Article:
Despite what some claim, the vision of stock market investing as a white-shoe club populated mostly by the super-rich trading among themselves for their own exclusive benefit has been a fallacy for decades. Stocks are a common fixture of modern life for the majority of Americans. According to Gallup, more than half of Americans have owned stocks in every survey they’ve taken since 1999. When you take into account the costs, access, information and transparency, never before has the investment industry been more democratized—individual investors find a more level playing field than ever. However, access doesn’t always mean success, just as lack of success doesn’t mean the market is rigged.
Prior to 1975, commissions were fixed according to a set schedule, a system governing Wall Street since 1792’s Buttonwood Agreement. Brokers simply agreed not to compete on price below a certain floor level. But on May 1, 1975, the SEC’s “May Day” reforms took effect, changing the brokerage landscape for the better by banning fixed minimum commissions. This, in turn, gave birth to discount brokerage, and price competition brought trading costs down industry-wide over time. The 70s also brought no-load and index funds—innovations that helped further drive down retail investors’ costs. In the Internet revolution, online brokerage shook the industry. Trading costs cratered. Investors gained transparency, the ability to see their account move in real time. Less visible trading costs like bid/ask spreads—the gap between what a buyer is willing to pay and a seller sell—fell markedly too. NYSE spreads averaged 22 cents in 2000, falling to 5 cents by 2003. How can you see all this yourself? Google it!
All this makes the little guy’s buck go further on Wall Street, but it doesn’t say anything about whether those bucks go further up or down. Lower costs are a plus, but they may also make it tempting to trade more frequently. There is a bevy of research suggesting a high frequency of trading is a detriment to returns. Making more decisions isn’t great if your error rate is high. Does this mean higher commissions are better? Certainly not! It simply means folks respond to incentives, and they sometimes respond with behavioral errors. The same effect applies to no-load funds—no costly barrier to trading can mean more frequent fund flipping. There is no evidence fund flipping helps returns and ample evidence holding for too short a time period hurts. Higher fees aren’t good for investors, but low costs are no panacea, either (despite what some in this industry would have you believe).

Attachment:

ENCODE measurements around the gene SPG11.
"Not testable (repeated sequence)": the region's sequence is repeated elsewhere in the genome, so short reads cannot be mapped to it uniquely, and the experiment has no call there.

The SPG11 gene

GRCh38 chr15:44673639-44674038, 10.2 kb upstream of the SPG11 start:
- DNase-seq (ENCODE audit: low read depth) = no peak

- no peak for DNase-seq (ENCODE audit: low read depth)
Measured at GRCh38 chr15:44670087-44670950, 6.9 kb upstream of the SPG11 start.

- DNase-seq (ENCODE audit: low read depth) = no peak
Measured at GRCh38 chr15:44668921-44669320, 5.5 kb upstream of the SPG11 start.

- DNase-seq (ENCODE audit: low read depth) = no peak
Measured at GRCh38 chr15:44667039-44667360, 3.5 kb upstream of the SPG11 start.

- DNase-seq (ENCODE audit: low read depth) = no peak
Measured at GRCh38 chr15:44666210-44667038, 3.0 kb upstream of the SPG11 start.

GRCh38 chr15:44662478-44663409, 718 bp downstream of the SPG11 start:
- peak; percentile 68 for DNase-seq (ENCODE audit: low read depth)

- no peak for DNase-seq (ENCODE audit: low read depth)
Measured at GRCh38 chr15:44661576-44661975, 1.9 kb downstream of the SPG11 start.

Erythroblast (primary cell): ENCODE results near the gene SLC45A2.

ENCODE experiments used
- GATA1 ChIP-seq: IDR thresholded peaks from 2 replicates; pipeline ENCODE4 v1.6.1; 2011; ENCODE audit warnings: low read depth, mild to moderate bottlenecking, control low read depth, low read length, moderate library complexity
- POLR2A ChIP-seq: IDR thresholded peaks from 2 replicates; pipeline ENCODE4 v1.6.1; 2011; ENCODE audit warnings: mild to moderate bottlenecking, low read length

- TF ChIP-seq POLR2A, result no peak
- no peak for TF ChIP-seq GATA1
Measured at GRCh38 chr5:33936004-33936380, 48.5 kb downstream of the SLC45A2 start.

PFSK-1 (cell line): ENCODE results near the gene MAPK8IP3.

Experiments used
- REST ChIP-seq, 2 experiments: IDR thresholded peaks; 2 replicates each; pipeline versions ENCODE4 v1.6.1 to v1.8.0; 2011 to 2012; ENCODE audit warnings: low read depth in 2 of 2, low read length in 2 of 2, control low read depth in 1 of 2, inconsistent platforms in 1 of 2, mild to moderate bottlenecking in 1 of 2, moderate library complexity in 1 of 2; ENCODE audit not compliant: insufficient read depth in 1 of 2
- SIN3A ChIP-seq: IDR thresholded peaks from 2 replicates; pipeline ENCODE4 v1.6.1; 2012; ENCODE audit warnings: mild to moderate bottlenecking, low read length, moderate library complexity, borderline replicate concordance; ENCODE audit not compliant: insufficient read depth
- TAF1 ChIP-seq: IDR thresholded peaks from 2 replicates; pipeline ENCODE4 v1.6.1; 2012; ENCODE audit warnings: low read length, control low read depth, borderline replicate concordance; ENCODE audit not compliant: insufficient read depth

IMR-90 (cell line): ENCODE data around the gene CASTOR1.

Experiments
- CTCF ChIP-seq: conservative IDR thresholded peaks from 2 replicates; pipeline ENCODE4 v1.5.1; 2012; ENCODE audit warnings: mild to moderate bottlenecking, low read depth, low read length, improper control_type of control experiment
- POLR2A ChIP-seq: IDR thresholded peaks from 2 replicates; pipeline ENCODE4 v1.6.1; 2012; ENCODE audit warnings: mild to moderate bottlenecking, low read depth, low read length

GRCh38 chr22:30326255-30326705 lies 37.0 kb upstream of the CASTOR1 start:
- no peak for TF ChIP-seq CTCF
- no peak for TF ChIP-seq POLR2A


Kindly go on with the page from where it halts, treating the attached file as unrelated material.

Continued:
Information about investing is also more available than ever. Today, the average investor can myopically watch stock futures tick on Sunday afternoon in anticipation of Monday morning’s open. (I don’t recommend this practice.) You can watch foreign markets’ gyrations at 2 AM. (Also not recommended.) Television channels are devoted to markets, telling stock stories the way brokers used to pitch them in cold calls—they ramp you up with excitement for live coverage from the bond trading pits! (I don’t recommend tuning in.) You can pay up for newsletters, read academic journals, analyze stocks online or buy into blogs (buyer beware). Opinions about where stocks will head are easy to come by. This stands in stark contrast to earlier decades when economic research meant a trip to the library. Today, the library comes to you on your screen or, assuming it’s a book you want, to your e-Reader or home in a package. But more isn’t synonymous with better. The information overload is to investors’ benefit and detriment simultaneously. After all, more information is a plus if it’s good information—but can be a minus if it’s not. Altogether too often, folks get hung up viewing information that is less than worthless. Not all information or information sources are of equal value.
A similar argument pertains to access—transparency via online account viewing, ease of online trading and more. To me, transparency is a positive force, a powerful protection against fraud and one that helps keep investors aware of markets and how they’re doing. Before, this information arrived monthly in a paper statement. Today, it’s there for you at a moment’s notice. Is that good? In my view, on balance, yes. But at the same time, it allows you to watch your account balance tick up and down on a moment-by-moment basis, stirring emotion. For many investors, this has led to big emotional reactions to short-term phenomena.
As Benjamin Graham put it, “The investor’s chief problem—and even his worst enemy—is likely to be himself.” And he wrote that before online access, cable financial news and the like! This may mean you need help. In the era before online brokerage was so prevalent, the buzzword was KYC—Know Your Client. Still is, to me! But can a website truly, actually know you? Does it have robo-values that involve putting your interests first? Can a website that simply provides information and takes orders be anything other than a yes-bot?
Democratizing Wall Street has simply leveled the playing field to a greater extent than ever before. What you do with that access is still up to you—and, perhaps, the quality of help you obtain. Mistakenly believing cheap means good, more information means better, and easier access spells success, doesn’t quite grasp what democratizing markets means. It means you are more free—more free to fail, too. While Oscar Wilde and I probably wouldn’t agree on much, I can see the sense in this famous quote: “Democracy is the bludgeoning of the people, for the people and by the people.”
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